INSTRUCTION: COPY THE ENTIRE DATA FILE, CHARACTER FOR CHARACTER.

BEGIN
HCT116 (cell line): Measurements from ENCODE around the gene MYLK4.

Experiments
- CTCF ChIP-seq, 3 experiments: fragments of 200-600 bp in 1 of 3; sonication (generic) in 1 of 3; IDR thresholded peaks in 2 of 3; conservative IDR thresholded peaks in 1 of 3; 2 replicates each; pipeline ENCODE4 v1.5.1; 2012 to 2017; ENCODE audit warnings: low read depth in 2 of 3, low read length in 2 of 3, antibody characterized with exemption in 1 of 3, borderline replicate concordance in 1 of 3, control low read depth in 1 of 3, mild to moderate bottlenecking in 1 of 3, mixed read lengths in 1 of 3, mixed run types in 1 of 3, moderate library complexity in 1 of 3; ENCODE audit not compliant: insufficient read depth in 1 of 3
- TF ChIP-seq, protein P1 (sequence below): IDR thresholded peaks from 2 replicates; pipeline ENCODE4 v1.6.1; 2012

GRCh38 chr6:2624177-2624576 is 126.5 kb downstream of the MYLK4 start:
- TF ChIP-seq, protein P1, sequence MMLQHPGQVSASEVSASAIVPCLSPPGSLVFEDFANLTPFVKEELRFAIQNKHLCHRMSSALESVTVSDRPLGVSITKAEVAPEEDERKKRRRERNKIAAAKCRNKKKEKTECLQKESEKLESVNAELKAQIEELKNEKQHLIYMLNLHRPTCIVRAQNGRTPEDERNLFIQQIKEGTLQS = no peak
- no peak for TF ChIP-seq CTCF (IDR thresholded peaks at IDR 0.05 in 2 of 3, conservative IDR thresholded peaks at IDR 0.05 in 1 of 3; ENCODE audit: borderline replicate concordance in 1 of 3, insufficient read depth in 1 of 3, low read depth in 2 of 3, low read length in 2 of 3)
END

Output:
HCT116 (cell line): Measurements from ENCODE around the gene MYLK4.

Experiments
- CTCF ChIP-seq, 3 experiments: fragments of 200-600 bp in 1 of 3; sonication (generic) in 1 of 3; IDR thresholded peaks in 2 of 3; conservative IDR thresholded peaks in 1 of 3; 2 replicates each; pipeline ENCODE4 v1.5.1; 2012 to 2017; ENCODE audit warnings: low read depth in 2 of 3, low read length in 2 of 3, antibody characterized with exemption in 1 of 3, borderline replicate concordance in 1 of 3, control low read depth in 1 of 3, mild to moderate bottlenecking in 1 of 3, mixed read lengths in 1 of 3, mixed run types in 1 of 3, moderate library complexity in 1 of 3; ENCODE audit not compliant: insufficient read depth in 1 of 3
- TF ChIP-seq, protein P1 (sequence below): IDR thresholded peaks from 2 replicates; pipeline ENCODE4 v1.6.1; 2012

GRCh38 chr6:2624177-2624576 is 126.5 kb downstream of the MYLK4 start:
- TF ChIP-seq, protein P1, sequence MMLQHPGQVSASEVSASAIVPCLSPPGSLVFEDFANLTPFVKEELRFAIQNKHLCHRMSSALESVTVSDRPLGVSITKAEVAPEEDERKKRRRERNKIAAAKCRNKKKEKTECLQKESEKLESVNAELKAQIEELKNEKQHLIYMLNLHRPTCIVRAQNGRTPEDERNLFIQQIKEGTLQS = no peak
- no peak for TF ChIP-seq CTCF (IDR thresholded peaks at IDR 0.05 in 2 of 3, conservative IDR thresholded peaks at IDR 0.05 in 1 of 3; ENCODE audit: borderline replicate concordance in 1 of 3, insufficient read depth in 1 of 3, low read depth in 2 of 3, low read length in 2 of 3)